PCOS is a hormonal disorder causing an enlarged ovary. On the outer edges, small cysts can form. PCOS may cause a number of hormonal-induced side effects in addition to affect a woman’s fertility. This applies to acne.
When acne starts to form, there is a possibility that a scar can happen when the acne starts to heal. You can get rid of and treat acne scar through specialised treatments. These treatments work effectively, especially when done by a professional.
Continue reading and learn why and what can you do to deal with PCOS and acne.
Why acne happens with PCOS patients
PCOS is the most frequent condition of reproductive endocrine in women. 10% of young women and teenagers live with PCOS. Although PCOS conversations often focus on non-cancerous growths, hormonal imbalance is at the core.
Your body relies on your pituitary glands signals to produce the right amount of testosterone, oestrogen, and progesterone. These signals are disrupted by PCOS. Your oestrogens and progesterone level drops, and your testosterone levels increase without the correct signals from the pituitary glands. When this happens, it can develop such symptoms:
- Excessive hair growth on the back, face, and chest.
- Dark discolouration on the neck, back, and other parts of the body.
- Acne breakouts
- Irregular menstruation
- You may gain some weight.
Other Acne-Inducing Factors
While PCOS is just one of the many factors that trigger acne breakouts, here is a list of factors that can trigger acne for anyone.
- Hormonal changes
- Harsh skincare products
- Blocked pores
- Unhealthy diet
- Excessive use of makeup
What can I do to treat acne?
In most cases, OTC (Over-the-counter) acne medicines are used to treat acne with benzoyl peroxide, salicylic acid and sulfur. These ingredients, though, are usually not enough to treat hormonal acne, while they can help with mild breakouts.
The only way to clear PCOS-related acne is to treat the underlying hormonal imbalance. Talk to your doctor or dermatologist if you think your acne is related to PCOS. One or more of these medications may be prescribed.
Medicines to reduce testosterone levels are anti-androgen prescription medicines. While androgen is classified as “male” hormones, women also have androgen naturally occurring. The difference is that the number of these hormones in women is lower. Others can produce too much testosterone in the body by PCOS and other hormonal conditions. This can improve the production of sebum and skin cells, leading to acne.
Not all with hormonal acne have high levels of androgen, so your doctor will probably take a blood sample to test your levels.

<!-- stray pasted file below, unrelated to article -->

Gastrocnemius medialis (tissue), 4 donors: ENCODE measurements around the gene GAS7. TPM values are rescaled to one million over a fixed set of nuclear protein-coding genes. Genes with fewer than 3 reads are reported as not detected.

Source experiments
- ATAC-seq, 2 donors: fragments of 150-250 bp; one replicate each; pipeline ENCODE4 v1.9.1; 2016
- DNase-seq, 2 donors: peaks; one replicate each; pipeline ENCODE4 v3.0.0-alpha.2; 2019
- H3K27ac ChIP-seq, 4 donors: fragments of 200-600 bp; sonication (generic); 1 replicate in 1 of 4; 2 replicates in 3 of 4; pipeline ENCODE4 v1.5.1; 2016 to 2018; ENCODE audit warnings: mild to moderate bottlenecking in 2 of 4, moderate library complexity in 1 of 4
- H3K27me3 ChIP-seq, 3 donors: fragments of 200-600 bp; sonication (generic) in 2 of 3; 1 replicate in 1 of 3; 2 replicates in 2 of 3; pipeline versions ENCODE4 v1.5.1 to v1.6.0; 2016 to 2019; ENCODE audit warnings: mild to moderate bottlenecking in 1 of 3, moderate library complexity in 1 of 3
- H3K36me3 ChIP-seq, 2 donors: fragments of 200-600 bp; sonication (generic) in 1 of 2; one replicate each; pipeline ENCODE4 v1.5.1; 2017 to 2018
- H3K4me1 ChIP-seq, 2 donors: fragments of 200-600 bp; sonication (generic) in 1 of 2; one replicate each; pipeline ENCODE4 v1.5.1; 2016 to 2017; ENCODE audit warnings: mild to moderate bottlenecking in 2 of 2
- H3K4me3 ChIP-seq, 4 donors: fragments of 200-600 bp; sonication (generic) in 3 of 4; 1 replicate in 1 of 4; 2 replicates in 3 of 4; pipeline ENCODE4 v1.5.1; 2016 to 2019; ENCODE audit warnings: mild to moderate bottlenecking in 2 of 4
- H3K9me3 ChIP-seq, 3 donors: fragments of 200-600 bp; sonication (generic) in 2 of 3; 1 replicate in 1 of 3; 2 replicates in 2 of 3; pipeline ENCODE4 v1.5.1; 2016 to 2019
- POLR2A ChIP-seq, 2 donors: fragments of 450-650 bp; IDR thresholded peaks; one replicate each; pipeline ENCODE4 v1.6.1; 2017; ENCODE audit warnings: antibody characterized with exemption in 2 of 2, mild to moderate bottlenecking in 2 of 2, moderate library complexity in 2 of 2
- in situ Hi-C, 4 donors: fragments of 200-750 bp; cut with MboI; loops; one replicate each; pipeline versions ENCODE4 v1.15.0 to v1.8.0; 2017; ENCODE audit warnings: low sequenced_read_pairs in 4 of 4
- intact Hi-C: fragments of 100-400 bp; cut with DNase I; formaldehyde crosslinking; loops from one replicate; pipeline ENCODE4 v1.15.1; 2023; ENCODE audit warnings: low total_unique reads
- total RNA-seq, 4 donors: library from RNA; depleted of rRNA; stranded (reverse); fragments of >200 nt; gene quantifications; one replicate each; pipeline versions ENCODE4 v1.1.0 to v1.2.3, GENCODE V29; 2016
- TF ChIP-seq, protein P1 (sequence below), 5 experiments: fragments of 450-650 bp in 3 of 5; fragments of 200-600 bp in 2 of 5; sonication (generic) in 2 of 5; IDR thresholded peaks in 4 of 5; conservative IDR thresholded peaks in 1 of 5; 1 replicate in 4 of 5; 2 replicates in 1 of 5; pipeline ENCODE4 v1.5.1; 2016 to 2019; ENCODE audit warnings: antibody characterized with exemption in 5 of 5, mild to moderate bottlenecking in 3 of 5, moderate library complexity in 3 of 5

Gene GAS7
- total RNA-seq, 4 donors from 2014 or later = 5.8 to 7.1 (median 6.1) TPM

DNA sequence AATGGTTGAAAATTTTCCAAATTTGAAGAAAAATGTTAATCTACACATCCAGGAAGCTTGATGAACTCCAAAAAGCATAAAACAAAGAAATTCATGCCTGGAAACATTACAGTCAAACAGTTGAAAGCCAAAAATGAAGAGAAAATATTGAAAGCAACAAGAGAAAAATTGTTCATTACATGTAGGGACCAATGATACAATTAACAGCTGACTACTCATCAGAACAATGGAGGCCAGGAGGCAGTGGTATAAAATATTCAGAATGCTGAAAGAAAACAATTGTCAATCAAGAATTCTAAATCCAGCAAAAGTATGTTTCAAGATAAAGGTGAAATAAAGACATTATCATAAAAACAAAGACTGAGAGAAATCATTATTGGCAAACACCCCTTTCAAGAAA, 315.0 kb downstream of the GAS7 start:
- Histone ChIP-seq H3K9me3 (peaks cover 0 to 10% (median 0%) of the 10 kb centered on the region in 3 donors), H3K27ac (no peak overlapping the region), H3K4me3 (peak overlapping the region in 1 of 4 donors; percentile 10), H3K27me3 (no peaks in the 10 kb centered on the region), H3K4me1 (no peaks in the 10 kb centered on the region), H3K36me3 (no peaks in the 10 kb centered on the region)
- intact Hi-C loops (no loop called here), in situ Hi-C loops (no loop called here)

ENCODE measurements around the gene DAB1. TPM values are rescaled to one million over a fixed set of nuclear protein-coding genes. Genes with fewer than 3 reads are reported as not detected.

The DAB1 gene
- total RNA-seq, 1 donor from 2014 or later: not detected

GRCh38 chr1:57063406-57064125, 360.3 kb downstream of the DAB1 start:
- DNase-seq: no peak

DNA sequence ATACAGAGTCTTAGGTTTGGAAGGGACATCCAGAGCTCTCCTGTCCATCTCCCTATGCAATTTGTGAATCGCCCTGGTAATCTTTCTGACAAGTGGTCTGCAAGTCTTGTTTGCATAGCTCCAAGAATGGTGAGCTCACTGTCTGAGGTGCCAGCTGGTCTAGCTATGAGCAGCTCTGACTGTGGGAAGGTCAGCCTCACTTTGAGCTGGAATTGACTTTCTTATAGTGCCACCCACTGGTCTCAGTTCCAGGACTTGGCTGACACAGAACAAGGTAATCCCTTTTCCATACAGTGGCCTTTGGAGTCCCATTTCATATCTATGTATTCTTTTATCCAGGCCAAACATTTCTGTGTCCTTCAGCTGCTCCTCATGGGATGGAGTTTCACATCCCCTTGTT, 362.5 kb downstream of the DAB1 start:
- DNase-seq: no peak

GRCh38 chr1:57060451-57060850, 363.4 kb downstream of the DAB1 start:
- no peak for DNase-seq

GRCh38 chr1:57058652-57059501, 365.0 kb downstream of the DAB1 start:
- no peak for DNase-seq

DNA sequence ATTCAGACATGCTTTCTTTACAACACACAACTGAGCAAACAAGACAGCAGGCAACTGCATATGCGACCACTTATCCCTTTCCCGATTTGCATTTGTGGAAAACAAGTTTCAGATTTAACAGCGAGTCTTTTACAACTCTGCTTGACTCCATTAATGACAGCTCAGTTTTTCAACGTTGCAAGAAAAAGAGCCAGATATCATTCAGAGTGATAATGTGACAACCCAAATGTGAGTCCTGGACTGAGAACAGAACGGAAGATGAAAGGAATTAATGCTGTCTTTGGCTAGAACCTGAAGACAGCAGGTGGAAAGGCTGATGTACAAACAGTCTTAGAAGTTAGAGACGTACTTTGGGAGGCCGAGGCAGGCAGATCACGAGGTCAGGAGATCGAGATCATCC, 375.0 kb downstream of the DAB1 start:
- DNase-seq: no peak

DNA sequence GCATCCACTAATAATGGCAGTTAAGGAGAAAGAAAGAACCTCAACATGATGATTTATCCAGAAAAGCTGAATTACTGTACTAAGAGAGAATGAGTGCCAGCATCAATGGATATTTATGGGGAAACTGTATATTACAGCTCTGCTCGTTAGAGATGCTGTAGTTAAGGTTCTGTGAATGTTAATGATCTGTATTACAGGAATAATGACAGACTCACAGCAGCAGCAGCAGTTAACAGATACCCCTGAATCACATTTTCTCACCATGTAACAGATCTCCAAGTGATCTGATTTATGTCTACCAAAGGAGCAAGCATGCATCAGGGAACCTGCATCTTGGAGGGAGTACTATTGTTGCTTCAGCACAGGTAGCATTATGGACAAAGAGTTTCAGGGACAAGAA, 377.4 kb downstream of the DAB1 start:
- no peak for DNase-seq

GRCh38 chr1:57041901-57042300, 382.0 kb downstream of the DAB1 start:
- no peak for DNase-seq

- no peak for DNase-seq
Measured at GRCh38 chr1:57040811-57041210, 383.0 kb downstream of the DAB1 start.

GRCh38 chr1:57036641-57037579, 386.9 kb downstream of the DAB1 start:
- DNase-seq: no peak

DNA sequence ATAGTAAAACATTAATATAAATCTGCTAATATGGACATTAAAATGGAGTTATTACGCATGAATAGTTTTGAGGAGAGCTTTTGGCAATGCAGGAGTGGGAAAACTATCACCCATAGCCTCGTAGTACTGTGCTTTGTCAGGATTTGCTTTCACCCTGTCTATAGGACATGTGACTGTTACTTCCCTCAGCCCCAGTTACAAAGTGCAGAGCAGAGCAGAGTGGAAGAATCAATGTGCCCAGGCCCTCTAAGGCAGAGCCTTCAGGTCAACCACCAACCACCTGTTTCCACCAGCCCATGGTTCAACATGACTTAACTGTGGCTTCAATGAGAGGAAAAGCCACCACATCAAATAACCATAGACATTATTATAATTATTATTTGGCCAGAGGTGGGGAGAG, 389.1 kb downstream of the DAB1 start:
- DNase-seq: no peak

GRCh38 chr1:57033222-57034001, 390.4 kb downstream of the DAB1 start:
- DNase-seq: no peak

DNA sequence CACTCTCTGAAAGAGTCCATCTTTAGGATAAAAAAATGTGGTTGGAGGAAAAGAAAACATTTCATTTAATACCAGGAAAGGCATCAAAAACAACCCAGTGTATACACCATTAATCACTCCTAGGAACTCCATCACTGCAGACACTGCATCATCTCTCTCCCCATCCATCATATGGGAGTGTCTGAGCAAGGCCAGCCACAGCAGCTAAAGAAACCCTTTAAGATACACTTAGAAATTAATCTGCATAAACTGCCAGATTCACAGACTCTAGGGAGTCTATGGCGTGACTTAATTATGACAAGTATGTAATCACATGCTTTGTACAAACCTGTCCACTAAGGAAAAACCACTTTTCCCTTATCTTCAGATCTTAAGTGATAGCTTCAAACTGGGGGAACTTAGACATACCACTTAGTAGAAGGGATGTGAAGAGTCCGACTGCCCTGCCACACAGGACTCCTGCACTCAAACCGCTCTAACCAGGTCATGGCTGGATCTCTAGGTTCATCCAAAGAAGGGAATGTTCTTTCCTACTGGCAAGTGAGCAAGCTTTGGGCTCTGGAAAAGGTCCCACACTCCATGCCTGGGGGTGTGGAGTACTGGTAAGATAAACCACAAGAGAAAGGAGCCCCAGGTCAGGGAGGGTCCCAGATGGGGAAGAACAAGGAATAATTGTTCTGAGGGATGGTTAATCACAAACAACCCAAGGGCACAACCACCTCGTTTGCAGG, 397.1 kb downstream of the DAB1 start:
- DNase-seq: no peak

The traditional use of OTC retinoids is to fill wrinkles and to help with uneven skin tones. Some skin care products are also used for acne but are usually aimed at young adults. If your PCOS-related acne is present, skip the OTC retinoids and see the prescription-strength options of your dermatologist. It can be taken through the mouth or as a topical cream. The most popular option is oral retinoid isotretinoin.
Retinoids can increase the sensitivity of your skin to UV rays in the sun, so it is important that sunscreen be used freely all day long. Your risk for skin cancer and hyperpigmentation will increase when your skin is left unprotected. You should only apply them at night if you choose topical retinoids. During the day, applying them can increase your risk of side effects from sunlight.
At first, it can also dry up topical retinoids. You might need to start every other day with the gel or cream and gradually get to the recommended dose.
Oral contraceptives can sometimes be used to treat hormonal acne. But no birth control pill is just going to do so. The only birth control pills that help to stabilise your hormone levels throughout the menstrual cycle are combination pills. They typically contain one or more of the following:
- norethindrone acetate
- progestin norgestimate
The pill should not be used if you have breast cancer, blood coagulation, hypertension and are aged older than 35 years.
Does diet affect my acne?
Conflicting data on how diet can affect acne are available to date. Some research found that junk foods like chocolate, chips, and fries cannot lead to acne by themselves. Instead, the focus is on how food can make the body inflammable. Inflammation can lead to a breakout, particularly if you have other risk factors for acne, such as PCOS. Naturally, some foods are anti-inflammatory, including:
- Salmon (Good source of fatty acids)
- Olive oil
- Lemon (Good source of Vit C)
While the said food helps to reduce acne or at least prevent it, there are foods that contribute to inflammation. Such foods include:
- Foods containing a lot of sugar
- Oily foods
- White bread
- Red meat
- Salty foods